Because of that reality, I created a new and comprehensive “grief in a box” online grief and loss support program that is entirely online. Your families can find it no matter where they are and no matter what time it is. “Your Path Through Grief” includes everything a traditional support group does and much more. It is not spiritually based to make it accessible to those who do not have a faith base or feel the loss has challenged their ability to believe. It is written to meet the needs of all the losses you see with your families, from infants to natural deaths as a result of age, and all types of families. This program is what I longed to be able to provide my hospice families, but couldn’t find anywhere. It includes:
- Daily emails that arrive overnight addressed to where that person is in their grief process with normalization, education, and support, as well as tasks that might be helpful at that point.
- An online and private grief support group monitored by a licensed therapist.
- A grief notebook which is written to help recover from the loss with activities for the survivor.
- A memorial page where members can create a page for their loved ones that they design.
- Resources for getting life back on track as well as for contacts to work with organizations in memory of their loved one.
- Videos that provide education about the unexpected symptoms of loss, normalization about the experiences survivors are having and self-care as they cope with grief, including meditation and guided imagery for those times when survivors are up at 2am and feeling that they are the only ones feeling this way.
- Access to grief coaching with a licensed clinician via Skype or Google by appointment.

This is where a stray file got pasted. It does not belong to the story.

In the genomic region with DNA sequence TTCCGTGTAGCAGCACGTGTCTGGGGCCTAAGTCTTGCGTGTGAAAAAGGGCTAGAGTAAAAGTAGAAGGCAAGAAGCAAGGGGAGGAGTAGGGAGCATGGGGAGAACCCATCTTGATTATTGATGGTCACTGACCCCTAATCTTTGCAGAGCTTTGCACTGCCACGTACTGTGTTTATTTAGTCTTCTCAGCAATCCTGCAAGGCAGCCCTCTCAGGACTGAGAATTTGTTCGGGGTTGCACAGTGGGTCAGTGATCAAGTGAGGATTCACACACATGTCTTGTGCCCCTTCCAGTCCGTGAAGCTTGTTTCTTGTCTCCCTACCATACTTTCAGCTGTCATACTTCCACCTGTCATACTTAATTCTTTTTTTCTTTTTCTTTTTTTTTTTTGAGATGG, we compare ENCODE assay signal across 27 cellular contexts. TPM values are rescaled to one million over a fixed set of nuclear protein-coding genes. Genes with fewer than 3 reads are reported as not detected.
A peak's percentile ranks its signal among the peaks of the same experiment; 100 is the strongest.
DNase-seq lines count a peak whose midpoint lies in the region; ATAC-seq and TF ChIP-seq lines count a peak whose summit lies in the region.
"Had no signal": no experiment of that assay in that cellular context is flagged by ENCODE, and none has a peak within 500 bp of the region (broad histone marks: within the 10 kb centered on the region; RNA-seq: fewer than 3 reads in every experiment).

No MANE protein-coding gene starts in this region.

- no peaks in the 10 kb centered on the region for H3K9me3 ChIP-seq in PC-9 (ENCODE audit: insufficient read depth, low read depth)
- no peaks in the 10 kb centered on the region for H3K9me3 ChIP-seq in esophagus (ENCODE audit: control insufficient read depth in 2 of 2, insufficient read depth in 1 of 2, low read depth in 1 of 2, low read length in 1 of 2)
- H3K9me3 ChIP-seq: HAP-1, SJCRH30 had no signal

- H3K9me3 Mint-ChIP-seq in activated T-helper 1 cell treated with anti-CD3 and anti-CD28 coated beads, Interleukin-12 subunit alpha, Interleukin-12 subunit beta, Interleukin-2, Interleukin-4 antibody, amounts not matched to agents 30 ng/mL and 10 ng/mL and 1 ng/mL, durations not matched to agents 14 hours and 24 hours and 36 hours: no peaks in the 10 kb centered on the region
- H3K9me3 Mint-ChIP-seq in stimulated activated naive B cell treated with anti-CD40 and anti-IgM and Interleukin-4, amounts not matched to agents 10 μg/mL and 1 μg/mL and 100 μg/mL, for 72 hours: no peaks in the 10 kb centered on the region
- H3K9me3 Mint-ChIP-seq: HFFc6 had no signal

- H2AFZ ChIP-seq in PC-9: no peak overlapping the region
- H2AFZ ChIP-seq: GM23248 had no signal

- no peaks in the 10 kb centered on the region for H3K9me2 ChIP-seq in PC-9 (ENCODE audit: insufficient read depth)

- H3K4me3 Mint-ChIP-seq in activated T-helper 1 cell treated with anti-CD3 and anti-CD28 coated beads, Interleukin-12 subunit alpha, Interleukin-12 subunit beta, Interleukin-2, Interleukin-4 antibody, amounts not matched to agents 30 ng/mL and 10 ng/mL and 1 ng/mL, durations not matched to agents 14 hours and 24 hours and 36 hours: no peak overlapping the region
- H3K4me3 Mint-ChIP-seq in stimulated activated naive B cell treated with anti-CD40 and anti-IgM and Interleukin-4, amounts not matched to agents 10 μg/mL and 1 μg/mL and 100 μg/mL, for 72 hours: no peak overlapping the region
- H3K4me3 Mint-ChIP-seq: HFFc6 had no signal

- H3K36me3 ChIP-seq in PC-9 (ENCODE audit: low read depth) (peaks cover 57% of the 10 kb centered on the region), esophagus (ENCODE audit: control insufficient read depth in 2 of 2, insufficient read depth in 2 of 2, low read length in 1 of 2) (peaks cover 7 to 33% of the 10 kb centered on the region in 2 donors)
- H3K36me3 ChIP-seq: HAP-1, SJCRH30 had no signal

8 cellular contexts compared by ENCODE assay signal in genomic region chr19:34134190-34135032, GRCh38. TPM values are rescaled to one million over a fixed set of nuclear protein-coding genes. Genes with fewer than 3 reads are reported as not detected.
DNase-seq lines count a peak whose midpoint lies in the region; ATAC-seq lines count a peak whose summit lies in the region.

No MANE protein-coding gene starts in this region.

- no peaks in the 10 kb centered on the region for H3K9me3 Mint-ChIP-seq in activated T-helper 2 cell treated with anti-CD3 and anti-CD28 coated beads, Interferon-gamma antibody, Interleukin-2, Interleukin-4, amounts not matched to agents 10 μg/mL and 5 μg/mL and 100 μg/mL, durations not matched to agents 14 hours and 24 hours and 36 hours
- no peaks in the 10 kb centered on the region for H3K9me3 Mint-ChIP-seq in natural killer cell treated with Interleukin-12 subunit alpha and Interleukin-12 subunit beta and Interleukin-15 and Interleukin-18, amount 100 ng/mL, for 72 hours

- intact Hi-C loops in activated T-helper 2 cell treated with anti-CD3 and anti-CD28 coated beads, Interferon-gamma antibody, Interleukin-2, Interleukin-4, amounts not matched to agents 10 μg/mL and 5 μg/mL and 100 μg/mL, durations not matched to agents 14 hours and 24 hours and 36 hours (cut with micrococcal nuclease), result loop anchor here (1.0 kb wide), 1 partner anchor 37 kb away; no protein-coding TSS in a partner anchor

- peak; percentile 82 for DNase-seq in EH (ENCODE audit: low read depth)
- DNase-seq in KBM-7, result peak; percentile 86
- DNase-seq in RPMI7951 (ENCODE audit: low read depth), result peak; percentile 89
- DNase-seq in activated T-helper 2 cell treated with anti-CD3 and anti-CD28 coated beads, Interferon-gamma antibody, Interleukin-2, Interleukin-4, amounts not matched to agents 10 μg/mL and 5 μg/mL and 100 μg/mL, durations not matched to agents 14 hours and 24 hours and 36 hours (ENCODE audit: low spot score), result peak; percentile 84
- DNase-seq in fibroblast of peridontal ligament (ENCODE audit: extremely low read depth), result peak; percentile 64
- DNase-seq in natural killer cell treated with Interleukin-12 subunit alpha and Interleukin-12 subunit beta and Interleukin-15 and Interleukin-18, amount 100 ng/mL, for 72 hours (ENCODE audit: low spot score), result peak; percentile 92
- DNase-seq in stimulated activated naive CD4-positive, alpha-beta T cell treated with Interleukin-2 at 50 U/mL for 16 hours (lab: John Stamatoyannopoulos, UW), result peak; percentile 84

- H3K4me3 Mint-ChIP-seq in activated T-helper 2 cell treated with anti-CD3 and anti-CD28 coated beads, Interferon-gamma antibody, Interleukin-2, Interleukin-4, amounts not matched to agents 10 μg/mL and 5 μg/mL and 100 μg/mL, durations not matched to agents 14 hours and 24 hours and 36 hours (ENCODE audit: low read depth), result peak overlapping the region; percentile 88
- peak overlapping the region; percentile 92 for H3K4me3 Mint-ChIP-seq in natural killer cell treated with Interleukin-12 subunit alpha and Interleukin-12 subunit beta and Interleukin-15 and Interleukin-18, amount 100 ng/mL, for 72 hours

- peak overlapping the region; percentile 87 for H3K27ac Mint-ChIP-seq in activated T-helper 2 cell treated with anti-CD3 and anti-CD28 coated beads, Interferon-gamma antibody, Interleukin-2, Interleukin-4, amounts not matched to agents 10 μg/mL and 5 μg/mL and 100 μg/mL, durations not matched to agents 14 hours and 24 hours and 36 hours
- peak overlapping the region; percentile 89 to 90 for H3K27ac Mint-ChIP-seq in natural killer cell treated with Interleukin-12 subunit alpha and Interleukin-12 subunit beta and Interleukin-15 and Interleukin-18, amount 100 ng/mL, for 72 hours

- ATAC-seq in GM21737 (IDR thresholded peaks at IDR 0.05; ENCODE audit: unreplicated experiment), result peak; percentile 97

- Weekly blogs about grief which will include addressing the impact of major news events that can cause complications for grieving people.
The program will meet the needs of families you serve and will guide them to resources for support so they can recover from their loss. It’s something that can be given by adult kids to a surviving parent or friends for a major loss as a gift. It will mean the survivor will not have a single day in the first year where they don’t have contact from us and they can reach others from the safety of home. They will know what they are feeling and experiencing is normal. And it will walk with them on that journey past every one of the “firsts.”
To learn more about the Your Path Through Grief Support Program, click here
Check back next month for the second guest blog post from Jill Johnson-Young on Providing Grief Support to Families
About The Author
Jess Farren (Fowler)
Jess Farren (Fowler) is a Public Relations Specialist and Staff Writer who has been a part of the ASD team since 2003. Jess manages ASD’s company blog and has been published in several funeral trade magazines. She has written articles on a variety of subjects including communication, business planning, technology, marketing and funeral trends. You can contact Jess directly at Jess@myASD.com